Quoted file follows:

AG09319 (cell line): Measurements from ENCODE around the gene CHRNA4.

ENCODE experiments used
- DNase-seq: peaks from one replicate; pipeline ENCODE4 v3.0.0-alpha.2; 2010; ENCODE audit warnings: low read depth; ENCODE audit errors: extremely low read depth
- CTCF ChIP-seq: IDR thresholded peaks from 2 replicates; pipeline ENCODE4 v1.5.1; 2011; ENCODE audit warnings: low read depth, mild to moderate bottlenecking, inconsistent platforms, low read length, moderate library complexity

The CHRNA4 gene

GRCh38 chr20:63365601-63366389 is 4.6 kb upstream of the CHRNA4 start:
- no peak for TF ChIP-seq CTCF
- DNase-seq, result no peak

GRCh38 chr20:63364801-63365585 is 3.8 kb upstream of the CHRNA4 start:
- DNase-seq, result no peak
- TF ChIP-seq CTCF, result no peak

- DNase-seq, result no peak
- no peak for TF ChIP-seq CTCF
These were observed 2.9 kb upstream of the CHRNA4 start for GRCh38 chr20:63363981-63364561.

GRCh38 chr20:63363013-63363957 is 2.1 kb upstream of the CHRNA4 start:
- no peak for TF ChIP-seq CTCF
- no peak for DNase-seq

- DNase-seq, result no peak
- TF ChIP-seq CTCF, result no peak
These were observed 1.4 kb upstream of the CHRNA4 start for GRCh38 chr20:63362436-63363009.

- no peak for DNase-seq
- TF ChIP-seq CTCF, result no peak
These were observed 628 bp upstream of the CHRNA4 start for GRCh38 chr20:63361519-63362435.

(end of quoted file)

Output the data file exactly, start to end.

AG09319 (cell line): Measurements from ENCODE around the gene CHRNA4.

ENCODE experiments used
- DNase-seq: peaks from one replicate; pipeline ENCODE4 v3.0.0-alpha.2; 2010; ENCODE audit warnings: low read depth; ENCODE audit errors: extremely low read depth
- CTCF ChIP-seq: IDR thresholded peaks from 2 replicates; pipeline ENCODE4 v1.5.1; 2011; ENCODE audit warnings: low read depth, mild to moderate bottlenecking, inconsistent platforms, low read length, moderate library complexity

The CHRNA4 gene

GRCh38 chr20:63365601-63366389 is 4.6 kb upstream of the CHRNA4 start:
- no peak for TF ChIP-seq CTCF
- DNase-seq, result no peak

GRCh38 chr20:63364801-63365585 is 3.8 kb upstream of the CHRNA4 start:
- DNase-seq, result no peak
- TF ChIP-seq CTCF, result no peak

- DNase-seq, result no peak
- no peak for TF ChIP-seq CTCF
These were observed 2.9 kb upstream of the CHRNA4 start for GRCh38 chr20:63363981-63364561.

GRCh38 chr20:63363013-63363957 is 2.1 kb upstream of the CHRNA4 start:
- no peak for TF ChIP-seq CTCF
- no peak for DNase-seq

- DNase-seq, result no peak
- TF ChIP-seq CTCF, result no peak
These were observed 1.4 kb upstream of the CHRNA4 start for GRCh38 chr20:63362436-63363009.

- no peak for DNase-seq
- TF ChIP-seq CTCF, result no peak
These were observed 628 bp upstream of the CHRNA4 start for GRCh38 chr20:63361519-63362435.